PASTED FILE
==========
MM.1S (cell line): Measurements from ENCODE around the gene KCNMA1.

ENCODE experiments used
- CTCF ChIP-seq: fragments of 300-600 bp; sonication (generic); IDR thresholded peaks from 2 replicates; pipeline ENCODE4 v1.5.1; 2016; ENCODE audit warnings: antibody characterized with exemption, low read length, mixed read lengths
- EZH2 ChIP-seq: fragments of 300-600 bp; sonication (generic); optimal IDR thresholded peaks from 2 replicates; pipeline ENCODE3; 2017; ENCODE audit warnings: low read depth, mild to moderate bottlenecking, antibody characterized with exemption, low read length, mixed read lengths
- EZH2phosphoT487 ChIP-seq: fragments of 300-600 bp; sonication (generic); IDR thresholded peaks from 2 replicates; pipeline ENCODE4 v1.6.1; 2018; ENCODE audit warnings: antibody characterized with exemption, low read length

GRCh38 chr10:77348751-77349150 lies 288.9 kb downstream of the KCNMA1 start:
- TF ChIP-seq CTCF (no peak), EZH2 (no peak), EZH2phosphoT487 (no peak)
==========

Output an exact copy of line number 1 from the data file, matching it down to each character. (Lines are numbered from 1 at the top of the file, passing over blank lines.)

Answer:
MM.1S (cell line): Measurements from ENCODE around the gene KCNMA1.